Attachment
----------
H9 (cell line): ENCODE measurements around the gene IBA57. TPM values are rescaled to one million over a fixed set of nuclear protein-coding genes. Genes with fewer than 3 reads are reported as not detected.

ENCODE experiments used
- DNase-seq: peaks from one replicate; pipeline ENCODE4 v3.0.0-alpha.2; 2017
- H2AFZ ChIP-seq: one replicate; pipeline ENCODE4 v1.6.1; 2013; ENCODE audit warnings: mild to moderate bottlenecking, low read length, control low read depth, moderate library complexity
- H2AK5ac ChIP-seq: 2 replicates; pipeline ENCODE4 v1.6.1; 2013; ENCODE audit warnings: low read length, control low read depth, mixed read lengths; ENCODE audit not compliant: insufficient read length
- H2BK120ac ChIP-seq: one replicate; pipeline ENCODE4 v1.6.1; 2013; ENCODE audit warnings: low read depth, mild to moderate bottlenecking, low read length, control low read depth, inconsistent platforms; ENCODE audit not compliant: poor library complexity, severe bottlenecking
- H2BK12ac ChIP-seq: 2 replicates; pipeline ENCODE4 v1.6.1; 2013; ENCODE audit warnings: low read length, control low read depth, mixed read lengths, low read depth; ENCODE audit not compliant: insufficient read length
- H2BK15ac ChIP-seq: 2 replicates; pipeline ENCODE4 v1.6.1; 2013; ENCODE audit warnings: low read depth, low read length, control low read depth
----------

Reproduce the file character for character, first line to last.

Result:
H9 (cell line): ENCODE measurements around the gene IBA57. TPM values are rescaled to one million over a fixed set of nuclear protein-coding genes. Genes with fewer than 3 reads are reported as not detected.

ENCODE experiments used
- DNase-seq: peaks from one replicate; pipeline ENCODE4 v3.0.0-alpha.2; 2017
- H2AFZ ChIP-seq: one replicate; pipeline ENCODE4 v1.6.1; 2013; ENCODE audit warnings: mild to moderate bottlenecking, low read length, control low read depth, moderate library complexity
- H2AK5ac ChIP-seq: 2 replicates; pipeline ENCODE4 v1.6.1; 2013; ENCODE audit warnings: low read length, control low read depth, mixed read lengths; ENCODE audit not compliant: insufficient read length
- H2BK120ac ChIP-seq: one replicate; pipeline ENCODE4 v1.6.1; 2013; ENCODE audit warnings: low read depth, mild to moderate bottlenecking, low read length, control low read depth, inconsistent platforms; ENCODE audit not compliant: poor library complexity, severe bottlenecking
- H2BK12ac ChIP-seq: 2 replicates; pipeline ENCODE4 v1.6.1; 2013; ENCODE audit warnings: low read length, control low read depth, mixed read lengths, low read depth; ENCODE audit not compliant: insufficient read length
- H2BK15ac ChIP-seq: 2 replicates; pipeline ENCODE4 v1.6.1; 2013; ENCODE audit warnings: low read depth, low read length, control low read depth